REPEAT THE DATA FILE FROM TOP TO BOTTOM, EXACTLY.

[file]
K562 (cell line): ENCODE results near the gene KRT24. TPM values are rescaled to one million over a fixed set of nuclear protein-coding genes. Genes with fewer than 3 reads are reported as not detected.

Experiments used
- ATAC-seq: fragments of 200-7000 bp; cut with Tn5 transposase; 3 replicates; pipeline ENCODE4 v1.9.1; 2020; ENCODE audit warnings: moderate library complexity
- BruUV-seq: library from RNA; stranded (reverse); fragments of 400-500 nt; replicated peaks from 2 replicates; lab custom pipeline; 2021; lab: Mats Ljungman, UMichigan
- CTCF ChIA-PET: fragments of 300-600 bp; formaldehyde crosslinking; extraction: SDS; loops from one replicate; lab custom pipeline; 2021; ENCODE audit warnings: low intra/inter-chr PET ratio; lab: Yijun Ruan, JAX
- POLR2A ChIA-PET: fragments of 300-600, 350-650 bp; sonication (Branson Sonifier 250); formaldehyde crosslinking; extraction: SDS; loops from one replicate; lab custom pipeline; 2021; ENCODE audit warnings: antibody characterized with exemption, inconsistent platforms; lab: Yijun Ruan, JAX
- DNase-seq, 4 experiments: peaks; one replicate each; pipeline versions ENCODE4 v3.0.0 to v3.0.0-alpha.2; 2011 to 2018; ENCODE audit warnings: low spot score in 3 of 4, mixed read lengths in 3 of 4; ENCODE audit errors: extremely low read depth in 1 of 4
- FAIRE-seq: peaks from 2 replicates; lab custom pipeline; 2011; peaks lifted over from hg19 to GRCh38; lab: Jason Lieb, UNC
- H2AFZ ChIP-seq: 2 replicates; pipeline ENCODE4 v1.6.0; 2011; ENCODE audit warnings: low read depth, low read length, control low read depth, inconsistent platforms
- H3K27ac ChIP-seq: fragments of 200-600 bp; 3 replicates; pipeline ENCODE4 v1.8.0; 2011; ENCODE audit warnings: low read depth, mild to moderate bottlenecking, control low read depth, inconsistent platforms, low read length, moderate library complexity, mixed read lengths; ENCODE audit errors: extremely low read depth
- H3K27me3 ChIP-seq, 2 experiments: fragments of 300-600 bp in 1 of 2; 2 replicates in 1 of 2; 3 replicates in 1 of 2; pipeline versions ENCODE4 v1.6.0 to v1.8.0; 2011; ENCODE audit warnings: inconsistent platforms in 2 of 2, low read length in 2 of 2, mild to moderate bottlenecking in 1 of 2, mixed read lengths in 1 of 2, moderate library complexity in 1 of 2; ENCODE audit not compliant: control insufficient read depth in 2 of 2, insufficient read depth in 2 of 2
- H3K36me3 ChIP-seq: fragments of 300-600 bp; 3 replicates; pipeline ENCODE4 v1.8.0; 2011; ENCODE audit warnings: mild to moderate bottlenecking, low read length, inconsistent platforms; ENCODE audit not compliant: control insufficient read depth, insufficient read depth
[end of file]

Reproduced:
K562 (cell line): ENCODE results near the gene KRT24. TPM values are rescaled to one million over a fixed set of nuclear protein-coding genes. Genes with fewer than 3 reads are reported as not detected.

Experiments used
- ATAC-seq: fragments of 200-7000 bp; cut with Tn5 transposase; 3 replicates; pipeline ENCODE4 v1.9.1; 2020; ENCODE audit warnings: moderate library complexity
- BruUV-seq: library from RNA; stranded (reverse); fragments of 400-500 nt; replicated peaks from 2 replicates; lab custom pipeline; 2021; lab: Mats Ljungman, UMichigan
- CTCF ChIA-PET: fragments of 300-600 bp; formaldehyde crosslinking; extraction: SDS; loops from one replicate; lab custom pipeline; 2021; ENCODE audit warnings: low intra/inter-chr PET ratio; lab: Yijun Ruan, JAX
- POLR2A ChIA-PET: fragments of 300-600, 350-650 bp; sonication (Branson Sonifier 250); formaldehyde crosslinking; extraction: SDS; loops from one replicate; lab custom pipeline; 2021; ENCODE audit warnings: antibody characterized with exemption, inconsistent platforms; lab: Yijun Ruan, JAX
- DNase-seq, 4 experiments: peaks; one replicate each; pipeline versions ENCODE4 v3.0.0 to v3.0.0-alpha.2; 2011 to 2018; ENCODE audit warnings: low spot score in 3 of 4, mixed read lengths in 3 of 4; ENCODE audit errors: extremely low read depth in 1 of 4
- FAIRE-seq: peaks from 2 replicates; lab custom pipeline; 2011; peaks lifted over from hg19 to GRCh38; lab: Jason Lieb, UNC
- H2AFZ ChIP-seq: 2 replicates; pipeline ENCODE4 v1.6.0; 2011; ENCODE audit warnings: low read depth, low read length, control low read depth, inconsistent platforms
- H3K27ac ChIP-seq: fragments of 200-600 bp; 3 replicates; pipeline ENCODE4 v1.8.0; 2011; ENCODE audit warnings: low read depth, mild to moderate bottlenecking, control low read depth, inconsistent platforms, low read length, moderate library complexity, mixed read lengths; ENCODE audit errors: extremely low read depth
- H3K27me3 ChIP-seq, 2 experiments: fragments of 300-600 bp in 1 of 2; 2 replicates in 1 of 2; 3 replicates in 1 of 2; pipeline versions ENCODE4 v1.6.0 to v1.8.0; 2011; ENCODE audit warnings: inconsistent platforms in 2 of 2, low read length in 2 of 2, mild to moderate bottlenecking in 1 of 2, mixed read lengths in 1 of 2, moderate library complexity in 1 of 2; ENCODE audit not compliant: control insufficient read depth in 2 of 2, insufficient read depth in 2 of 2
- H3K36me3 ChIP-seq: fragments of 300-600 bp; 3 replicates; pipeline ENCODE4 v1.8.0; 2011; ENCODE audit warnings: mild to moderate bottlenecking, low read length, inconsistent platforms; ENCODE audit not compliant: control insufficient read depth, insufficient read depth